In 2014 Atul Gwande published his seminal book, Being Mortal, exploring end of life values and perspectives by the medical establishment. He says, “As people become aware of the finitude of their life, they do not ask for much. They do not seek more riches. They do not seek more power. They ask only to be permitted, insofar as possible, to keep shaping the story of their life in the world– to make choices and sustain connections to others according to their own priorities.”
Dr. Gwande is making a case for offering opportunities for older adults to sustain a sense of self-determination and purpose. How in the world can we do this? Following are a couple of examples that begin to meet this challenge.
In Canada, nurses are trained to assess older adults from a mental health and wellness perspective and provide interventions to improve social and emotional wellness. In rehabilitation and long-term care settings, forming small groups for adults offers social opportunities and good interpersonal dynamics to encourage self-reflection. This is a specific, small group practice and is dependent on building in best practices for healthy groups such as group norms, structure and having the same ways of doing things each time a group meets. In other words, the way a group operates should be intentional, predictable and consistent so that group members feel comfortable sharing and reflecting. This kind of group practice can be exceptionally important for people to feel valued, relevant and seen as a unique individual in a congregate setting. What does this look like? You will see things like ground rules that support everybody having a chance to speak, guidelines for respectful listening, and focused themes and topics that inspire participation from everyone in the group. That this psycho-social approach is being integrated into nursing training is impressive and makes a statement! Healthy groups bring out the best in all of us.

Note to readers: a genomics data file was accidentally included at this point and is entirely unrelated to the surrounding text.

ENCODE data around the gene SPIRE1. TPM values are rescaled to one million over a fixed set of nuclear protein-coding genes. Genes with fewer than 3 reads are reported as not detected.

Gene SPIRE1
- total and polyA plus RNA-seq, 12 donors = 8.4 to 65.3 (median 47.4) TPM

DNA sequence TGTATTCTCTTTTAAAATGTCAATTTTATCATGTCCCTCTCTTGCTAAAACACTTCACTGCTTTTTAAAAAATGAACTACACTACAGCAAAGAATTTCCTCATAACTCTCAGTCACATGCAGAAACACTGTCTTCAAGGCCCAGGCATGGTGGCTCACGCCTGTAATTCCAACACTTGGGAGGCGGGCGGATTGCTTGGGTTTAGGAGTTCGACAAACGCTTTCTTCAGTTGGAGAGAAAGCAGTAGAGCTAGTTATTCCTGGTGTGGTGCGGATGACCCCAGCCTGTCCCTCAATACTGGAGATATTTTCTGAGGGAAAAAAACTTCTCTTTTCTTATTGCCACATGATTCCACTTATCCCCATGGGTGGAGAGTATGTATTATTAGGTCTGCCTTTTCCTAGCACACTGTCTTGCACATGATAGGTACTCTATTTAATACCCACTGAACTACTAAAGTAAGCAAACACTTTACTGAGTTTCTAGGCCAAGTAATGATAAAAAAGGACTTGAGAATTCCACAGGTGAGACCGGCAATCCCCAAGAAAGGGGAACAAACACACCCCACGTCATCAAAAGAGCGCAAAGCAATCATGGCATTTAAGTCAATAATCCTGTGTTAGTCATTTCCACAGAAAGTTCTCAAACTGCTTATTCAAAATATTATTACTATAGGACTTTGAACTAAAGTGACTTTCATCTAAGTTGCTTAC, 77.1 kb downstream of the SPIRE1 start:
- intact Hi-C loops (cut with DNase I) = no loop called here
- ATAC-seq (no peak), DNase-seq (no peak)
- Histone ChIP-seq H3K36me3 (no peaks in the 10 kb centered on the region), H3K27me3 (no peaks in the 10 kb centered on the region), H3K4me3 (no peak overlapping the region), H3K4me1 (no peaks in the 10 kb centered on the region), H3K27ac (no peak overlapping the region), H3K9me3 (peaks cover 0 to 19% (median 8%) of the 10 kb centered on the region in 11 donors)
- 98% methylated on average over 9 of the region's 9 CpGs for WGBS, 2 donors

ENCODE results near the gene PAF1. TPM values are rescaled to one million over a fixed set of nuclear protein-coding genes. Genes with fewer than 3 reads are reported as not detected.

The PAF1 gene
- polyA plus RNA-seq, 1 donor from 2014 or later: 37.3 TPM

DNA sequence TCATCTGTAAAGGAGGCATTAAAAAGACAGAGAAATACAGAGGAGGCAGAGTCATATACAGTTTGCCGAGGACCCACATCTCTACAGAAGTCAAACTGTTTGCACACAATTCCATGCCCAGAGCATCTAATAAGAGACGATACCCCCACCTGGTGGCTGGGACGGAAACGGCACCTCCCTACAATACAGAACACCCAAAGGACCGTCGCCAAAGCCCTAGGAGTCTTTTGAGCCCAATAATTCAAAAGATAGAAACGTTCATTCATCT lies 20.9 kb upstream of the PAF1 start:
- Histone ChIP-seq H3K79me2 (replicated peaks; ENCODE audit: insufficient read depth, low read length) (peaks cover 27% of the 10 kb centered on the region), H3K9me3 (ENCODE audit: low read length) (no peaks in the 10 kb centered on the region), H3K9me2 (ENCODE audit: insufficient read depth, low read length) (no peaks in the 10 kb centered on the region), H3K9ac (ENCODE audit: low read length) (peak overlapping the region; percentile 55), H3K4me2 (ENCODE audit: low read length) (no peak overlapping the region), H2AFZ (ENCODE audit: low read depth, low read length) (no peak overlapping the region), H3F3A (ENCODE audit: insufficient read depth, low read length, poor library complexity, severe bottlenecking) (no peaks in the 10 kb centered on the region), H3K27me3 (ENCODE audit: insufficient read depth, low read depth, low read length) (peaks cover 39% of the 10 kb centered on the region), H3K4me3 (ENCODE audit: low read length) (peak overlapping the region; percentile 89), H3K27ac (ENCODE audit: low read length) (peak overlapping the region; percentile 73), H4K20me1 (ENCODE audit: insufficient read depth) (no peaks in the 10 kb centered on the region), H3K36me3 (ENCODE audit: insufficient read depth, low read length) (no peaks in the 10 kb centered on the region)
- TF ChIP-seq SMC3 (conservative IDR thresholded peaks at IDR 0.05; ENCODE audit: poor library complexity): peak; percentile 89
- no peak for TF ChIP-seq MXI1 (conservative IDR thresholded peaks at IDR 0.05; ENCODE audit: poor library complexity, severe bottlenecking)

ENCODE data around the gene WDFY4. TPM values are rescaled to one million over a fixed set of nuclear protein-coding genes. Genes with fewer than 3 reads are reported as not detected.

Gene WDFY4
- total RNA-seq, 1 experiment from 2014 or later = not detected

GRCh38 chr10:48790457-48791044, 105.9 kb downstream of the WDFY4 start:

Another important study found a consistent relationship between structured social and recreational programs and increased social engagement among older adults. It’s that simple. Form a small community with prepared structure, and people will engage with each other in healthy ways!
These kinds of structured engagement programs are very well received by residents in long-term care and suggest their value for reducing loneliness and promoting satisfying relationships.
The bottom line is we need to help a healthy group form. We can intentionally enable people to come together and share who they are through their personal stories and feelings. What a gift to offer; to again feel connected and purposeful in one’s world.
In these times when we can become so distracted by the threat of Covid-19 and a mandate to “separate” from each other to stay healthy, let’s not forget that we must continue to also explore ways to stitch us together in our shared humanity.